TALA 5: [This is one of several pages published under this heading by LoughAllenBasin.com We endeavour to highlight what this area of NorthWest Ireland has to offer as a place to live, a place where interesting Plants and Animals may be found, and as a quiet peaceful location for Hi Tech Enterprise.]

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5. Mergansers and Common Gulls
(16th April 2010)
rare Duck... striking appearance... a Lough Allen specilaity!


Location:  Corry Strand and Point.



Pair of Mergansers, Corry Strand, April 2010




The day was very fine and sunny, and the water surface on Lough Allen was  smooth and clear. It was a perfect day for a boat survey. Our plan for the day was to use our Echo sounder, as a tool for the Bird Breeding survey, to record the depth of the lake at fixed positions and to relate this to feeding locations of the local fish eating Duck, the Red-breasted Merganser. Also, to record other birds seen such as Common Gull and Lapwing.

On driving down the road to Corry beach, we spotted a pair of Mergansers swimming in the bay, near the shoreline. We managed to take a couple of quick photographs through the car window before they headed off eastwards. Conditions were perfect, and their colours stood out really well. Pity we weren’t a bit closer, but these birds are hard to snap!



Someone's got to do it!


Over the past couple of years, we have seen Mergansers around the lake, and have also noticed that they are breeding. However, their brood numbers seem to be small. This year, we decided to start looking for them early in the season, to try and find out where they are nesting, and to find out how successful their breeding is. Small breeding numbers and small brood sizes might indicate that while the birds find the area suitable some other factor is working against them, e.g. rising Summer water levels? The first eggs are laid at the end of April, but the main season is May and early June, with an incubation period of 31-32 days. There are plenty of suitable nesting areas around Lough Allen, as they like to nest among tree and scrub roots, but Mergansers nest very close to water so can fall victim to fluctuating lake levels.

We have often seen Mergansers in the Corry Strand and Diffagher river area. Today, the Merganser pair covered a large area of the north end of the lake We saw them on many occasions during a two hour period; they move along quite rapidly. They also appear to be actively fishing in about 5-10 meters of water at the North end of the lake. Could they be feeding on the rare shrimp (Mysis relicta) recently discovered for the lake?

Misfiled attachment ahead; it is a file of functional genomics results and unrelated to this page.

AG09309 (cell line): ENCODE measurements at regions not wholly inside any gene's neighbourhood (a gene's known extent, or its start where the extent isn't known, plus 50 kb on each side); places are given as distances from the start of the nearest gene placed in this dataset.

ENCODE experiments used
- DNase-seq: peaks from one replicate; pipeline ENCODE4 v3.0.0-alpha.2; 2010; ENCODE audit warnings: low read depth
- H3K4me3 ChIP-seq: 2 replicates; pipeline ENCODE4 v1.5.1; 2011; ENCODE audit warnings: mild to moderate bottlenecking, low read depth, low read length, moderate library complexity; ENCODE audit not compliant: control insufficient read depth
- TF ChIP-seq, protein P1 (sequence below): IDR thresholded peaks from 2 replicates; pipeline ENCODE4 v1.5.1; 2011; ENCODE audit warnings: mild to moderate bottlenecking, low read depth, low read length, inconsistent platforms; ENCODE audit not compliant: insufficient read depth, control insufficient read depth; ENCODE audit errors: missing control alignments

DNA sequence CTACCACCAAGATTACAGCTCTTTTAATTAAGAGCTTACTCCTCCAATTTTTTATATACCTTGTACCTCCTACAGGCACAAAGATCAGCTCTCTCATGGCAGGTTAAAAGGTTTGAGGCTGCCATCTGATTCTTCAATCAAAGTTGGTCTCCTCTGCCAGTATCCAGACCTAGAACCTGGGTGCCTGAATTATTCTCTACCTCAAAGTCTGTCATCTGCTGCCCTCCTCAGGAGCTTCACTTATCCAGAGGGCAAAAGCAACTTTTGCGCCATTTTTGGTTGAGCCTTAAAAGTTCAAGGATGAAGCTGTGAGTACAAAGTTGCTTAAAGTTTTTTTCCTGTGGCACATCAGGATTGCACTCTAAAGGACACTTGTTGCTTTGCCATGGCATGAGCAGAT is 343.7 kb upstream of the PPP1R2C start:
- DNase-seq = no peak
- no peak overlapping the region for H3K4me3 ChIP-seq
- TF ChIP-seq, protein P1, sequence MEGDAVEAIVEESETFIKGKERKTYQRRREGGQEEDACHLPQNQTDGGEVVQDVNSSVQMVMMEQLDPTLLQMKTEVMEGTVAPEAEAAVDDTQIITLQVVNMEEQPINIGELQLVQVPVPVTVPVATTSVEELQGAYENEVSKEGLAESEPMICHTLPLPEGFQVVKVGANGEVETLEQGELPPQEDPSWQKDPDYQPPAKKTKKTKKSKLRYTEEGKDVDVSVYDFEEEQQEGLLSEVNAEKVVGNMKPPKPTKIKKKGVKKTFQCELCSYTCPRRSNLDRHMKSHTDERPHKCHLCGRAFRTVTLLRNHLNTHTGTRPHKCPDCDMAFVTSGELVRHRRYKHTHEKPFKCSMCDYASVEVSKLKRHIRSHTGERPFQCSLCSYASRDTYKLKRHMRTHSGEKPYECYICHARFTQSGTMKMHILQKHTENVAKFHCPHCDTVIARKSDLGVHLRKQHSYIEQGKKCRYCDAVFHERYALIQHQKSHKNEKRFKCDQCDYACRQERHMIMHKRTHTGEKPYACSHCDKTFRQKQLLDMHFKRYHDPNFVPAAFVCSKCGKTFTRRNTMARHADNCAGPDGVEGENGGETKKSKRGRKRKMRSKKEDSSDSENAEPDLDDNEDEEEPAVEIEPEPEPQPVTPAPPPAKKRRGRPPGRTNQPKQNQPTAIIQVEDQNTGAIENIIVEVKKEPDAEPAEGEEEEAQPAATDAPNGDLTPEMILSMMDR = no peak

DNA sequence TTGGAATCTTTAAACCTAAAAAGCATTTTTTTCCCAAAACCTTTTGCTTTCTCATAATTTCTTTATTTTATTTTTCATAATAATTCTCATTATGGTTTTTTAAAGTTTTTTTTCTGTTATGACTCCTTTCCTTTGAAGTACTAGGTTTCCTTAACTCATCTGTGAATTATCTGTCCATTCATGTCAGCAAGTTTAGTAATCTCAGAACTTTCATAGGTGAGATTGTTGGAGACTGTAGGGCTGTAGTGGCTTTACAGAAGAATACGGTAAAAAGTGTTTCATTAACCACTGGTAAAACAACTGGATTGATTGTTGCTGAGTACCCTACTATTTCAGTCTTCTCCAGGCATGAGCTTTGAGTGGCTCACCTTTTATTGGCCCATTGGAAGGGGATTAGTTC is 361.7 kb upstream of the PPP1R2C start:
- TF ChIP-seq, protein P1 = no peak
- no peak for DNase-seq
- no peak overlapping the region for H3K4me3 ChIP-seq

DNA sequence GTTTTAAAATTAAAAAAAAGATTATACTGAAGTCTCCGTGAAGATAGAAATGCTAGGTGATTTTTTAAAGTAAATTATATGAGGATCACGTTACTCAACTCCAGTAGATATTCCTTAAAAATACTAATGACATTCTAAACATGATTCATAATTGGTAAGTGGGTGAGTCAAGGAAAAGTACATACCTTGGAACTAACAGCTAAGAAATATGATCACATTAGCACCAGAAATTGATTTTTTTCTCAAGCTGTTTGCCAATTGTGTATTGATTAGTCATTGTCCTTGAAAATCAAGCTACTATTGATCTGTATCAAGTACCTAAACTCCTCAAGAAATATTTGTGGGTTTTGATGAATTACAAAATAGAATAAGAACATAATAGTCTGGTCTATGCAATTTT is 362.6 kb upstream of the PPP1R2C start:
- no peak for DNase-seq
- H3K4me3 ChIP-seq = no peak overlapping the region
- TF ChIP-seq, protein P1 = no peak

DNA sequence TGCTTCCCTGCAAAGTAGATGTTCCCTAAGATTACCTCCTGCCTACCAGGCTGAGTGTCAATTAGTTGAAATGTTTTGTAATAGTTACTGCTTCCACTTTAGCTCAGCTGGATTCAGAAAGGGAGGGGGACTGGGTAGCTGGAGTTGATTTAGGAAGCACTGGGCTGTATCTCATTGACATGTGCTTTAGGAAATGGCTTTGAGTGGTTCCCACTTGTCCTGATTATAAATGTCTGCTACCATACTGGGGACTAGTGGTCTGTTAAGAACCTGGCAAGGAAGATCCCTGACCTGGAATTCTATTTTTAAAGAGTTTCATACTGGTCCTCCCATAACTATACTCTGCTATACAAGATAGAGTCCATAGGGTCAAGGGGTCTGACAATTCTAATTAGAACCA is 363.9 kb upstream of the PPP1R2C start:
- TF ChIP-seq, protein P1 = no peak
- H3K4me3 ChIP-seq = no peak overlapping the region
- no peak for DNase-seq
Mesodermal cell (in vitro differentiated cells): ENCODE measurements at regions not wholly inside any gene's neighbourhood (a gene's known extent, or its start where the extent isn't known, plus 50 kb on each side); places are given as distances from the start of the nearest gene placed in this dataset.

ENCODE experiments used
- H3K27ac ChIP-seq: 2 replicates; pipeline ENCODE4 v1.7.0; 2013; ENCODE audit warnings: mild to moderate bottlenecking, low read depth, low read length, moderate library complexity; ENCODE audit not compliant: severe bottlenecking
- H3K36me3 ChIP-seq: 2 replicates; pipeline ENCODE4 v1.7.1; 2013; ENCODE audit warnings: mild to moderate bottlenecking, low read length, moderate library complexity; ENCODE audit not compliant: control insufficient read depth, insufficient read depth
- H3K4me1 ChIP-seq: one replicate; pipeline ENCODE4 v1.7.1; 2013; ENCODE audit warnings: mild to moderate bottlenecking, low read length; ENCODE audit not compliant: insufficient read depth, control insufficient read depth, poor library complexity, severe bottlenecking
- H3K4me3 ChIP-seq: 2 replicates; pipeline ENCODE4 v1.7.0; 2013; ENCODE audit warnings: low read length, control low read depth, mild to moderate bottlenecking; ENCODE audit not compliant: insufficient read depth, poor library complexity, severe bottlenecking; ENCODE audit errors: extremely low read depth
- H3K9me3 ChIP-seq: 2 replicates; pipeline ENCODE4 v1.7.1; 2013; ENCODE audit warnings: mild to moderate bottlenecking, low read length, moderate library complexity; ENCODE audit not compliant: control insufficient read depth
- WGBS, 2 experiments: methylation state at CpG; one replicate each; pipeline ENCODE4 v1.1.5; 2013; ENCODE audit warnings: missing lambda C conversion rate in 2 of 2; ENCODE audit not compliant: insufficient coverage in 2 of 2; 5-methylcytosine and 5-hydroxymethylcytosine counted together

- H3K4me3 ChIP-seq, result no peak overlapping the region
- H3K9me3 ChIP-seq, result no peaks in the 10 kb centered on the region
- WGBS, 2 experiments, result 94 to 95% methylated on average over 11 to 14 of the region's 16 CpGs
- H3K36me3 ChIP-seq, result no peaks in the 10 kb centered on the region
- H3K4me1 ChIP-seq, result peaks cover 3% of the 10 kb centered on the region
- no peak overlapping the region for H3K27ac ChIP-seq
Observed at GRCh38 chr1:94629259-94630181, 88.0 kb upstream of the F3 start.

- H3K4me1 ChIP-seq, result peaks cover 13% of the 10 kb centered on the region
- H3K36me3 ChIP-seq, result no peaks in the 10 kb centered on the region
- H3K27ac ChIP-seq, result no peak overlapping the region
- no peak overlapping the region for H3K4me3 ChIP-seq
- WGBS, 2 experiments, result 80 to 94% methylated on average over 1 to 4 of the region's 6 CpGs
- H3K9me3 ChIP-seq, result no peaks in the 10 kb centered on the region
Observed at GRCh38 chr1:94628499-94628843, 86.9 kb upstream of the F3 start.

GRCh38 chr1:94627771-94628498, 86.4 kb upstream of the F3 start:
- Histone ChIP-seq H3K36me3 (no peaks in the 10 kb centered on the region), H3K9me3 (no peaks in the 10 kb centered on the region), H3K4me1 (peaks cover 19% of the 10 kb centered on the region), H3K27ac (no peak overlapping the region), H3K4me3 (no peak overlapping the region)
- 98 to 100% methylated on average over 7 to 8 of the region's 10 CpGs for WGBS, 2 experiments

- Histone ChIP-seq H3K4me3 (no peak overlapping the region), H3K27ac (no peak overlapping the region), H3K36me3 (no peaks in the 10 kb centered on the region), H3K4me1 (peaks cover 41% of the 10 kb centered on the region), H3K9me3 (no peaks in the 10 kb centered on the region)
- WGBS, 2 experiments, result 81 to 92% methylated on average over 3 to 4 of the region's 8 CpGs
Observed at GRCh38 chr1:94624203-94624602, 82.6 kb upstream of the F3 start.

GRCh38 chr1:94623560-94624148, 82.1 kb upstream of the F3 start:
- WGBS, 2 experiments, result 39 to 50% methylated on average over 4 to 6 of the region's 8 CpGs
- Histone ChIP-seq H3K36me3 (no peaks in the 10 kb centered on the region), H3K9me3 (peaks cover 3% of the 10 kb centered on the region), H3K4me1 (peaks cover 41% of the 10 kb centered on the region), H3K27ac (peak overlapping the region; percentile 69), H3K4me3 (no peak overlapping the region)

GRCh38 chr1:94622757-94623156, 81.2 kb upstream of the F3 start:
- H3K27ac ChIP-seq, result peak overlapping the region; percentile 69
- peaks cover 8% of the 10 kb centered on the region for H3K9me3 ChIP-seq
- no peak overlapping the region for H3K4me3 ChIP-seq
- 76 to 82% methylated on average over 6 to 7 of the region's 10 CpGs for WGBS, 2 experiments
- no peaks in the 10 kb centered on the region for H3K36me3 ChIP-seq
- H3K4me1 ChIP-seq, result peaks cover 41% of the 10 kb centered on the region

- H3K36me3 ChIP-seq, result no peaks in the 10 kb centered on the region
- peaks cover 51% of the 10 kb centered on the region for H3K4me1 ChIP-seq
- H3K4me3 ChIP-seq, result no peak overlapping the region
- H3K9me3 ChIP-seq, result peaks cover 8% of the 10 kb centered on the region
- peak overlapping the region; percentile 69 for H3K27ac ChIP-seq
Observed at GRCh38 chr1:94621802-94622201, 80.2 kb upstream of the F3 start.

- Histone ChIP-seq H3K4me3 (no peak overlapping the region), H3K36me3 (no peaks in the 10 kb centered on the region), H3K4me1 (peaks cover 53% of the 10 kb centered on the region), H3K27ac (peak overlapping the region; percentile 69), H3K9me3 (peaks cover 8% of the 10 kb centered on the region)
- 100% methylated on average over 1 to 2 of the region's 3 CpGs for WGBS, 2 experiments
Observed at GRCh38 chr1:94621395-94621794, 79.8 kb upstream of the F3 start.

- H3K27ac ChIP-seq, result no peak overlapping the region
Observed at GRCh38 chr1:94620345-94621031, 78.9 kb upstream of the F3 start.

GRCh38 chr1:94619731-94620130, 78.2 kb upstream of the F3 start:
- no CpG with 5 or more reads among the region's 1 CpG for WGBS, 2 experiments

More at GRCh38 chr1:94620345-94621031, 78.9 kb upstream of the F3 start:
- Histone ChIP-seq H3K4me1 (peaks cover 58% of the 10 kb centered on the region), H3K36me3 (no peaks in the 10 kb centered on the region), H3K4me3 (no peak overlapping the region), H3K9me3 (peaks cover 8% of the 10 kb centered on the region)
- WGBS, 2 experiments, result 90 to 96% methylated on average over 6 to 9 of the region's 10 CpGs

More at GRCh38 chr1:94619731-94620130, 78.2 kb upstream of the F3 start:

The lake bottom showing quite a depth of mud. For much of our trip today, we were getting depths of 2 to 3 metres, but towards the islands off Corry Point it was 5 to 6 meters. For much of the area surveyed, the bottom was flat, with quite a depth of mud. Occasionally, a deeper hole, or trench appeared. Only in deeper water (5 or 6 meters) did we see occasional fish echoes, and these were generally quite small. (c. 4-6 inches). We hope to make a map of the lake depths, eventually, when we cover more of the area, weather permitting!



Common Gulls, an attractive dainty unusual Gull, occur in small numbers on Lough Allen! This is significant as, despite their name, they are not the typical ubiquitous Gull seen all around Ireland. They are a small Gull with a typical ‘mewing’ call like one sometimes used to see following a plough. There was a group of three to five just off Corry strand as we headed out in the boat. We noticed that two of these gulls were swimming close to one another and ‘nodding’ rhythmically in what looked like a greeting or courtship display.

Common Gulls have shown an increase in the past hundred years but now may be declining; in Ireland, there were 7900 pairs in 1969/70, and 3600 pairs in 1985/87. Of these, 2700 were inland. Common gulls are found both on coastal areas and inland. In Ireland and Britain, Common Gulls seldom migrate little, but make extensive internal dispersals. These are mainly to the south and south west in Autumn, Scottish birds often reaching the Irish sea and Ireland. Egg laying begins in early May, but mainly occurs in the second half of May to June. The nest site varies; can be on ground in low vegetation, on grassy or rocky slope, or on stump or fork of bush or low tree. There are a number of tiny half-submerged little islands in this area of the lake, and  we saw about five more Common gulls in all, on these islands. These birds seem to be arriving into their breeding area by moving up from the south where they have recenly been active in the Drumshanbo area, particularly feeding in fields which have been recently spread with slurry! It is anticipated that many more with arrive at their nesting ground at the north of the lake before the egg-laying season.  As these birds are neither ‘common’ or widely dispersed, their presence on Lough Allen is significant and we should take steps to see they survive.




Common Gulls, getting to know one another
before breeding.


Gull Island off Corry Point.We saw about five or six Lesser Black Backed Gulls, mainly around the small island off Corry Point. This was about 30m by 15m in size.. Main trees are Alder, though quite a number of young Ash trees were growing in the centre of the island. The substratum is stony but with a fair amount of soil and some plant growth (Lesser Celandine). It’s possible that islands like this could support the growth of Irish Lady’s Tresses, as they are not far from the ‘mainland‘ where Spiranthes have been found? We will be keeping an eye on islands this year, weather and water levels permitting.

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